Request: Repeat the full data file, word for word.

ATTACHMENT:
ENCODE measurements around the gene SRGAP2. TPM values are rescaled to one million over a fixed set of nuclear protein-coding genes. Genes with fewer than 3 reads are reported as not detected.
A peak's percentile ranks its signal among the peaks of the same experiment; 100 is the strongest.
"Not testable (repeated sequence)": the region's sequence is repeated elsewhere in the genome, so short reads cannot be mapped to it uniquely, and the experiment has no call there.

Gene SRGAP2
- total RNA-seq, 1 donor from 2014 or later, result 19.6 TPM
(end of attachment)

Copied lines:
ENCODE measurements around the gene SRGAP2. TPM values are rescaled to one million over a fixed set of nuclear protein-coding genes. Genes with fewer than 3 reads are reported as not detected.
A peak's percentile ranks its signal among the peaks of the same experiment; 100 is the strongest.
"Not testable (repeated sequence)": the region's sequence is repeated elsewhere in the genome, so short reads cannot be mapped to it uniquely, and the experiment has no call there.

Gene SRGAP2
- total RNA-seq, 1 donor from 2014 or later, result 19.6 TPM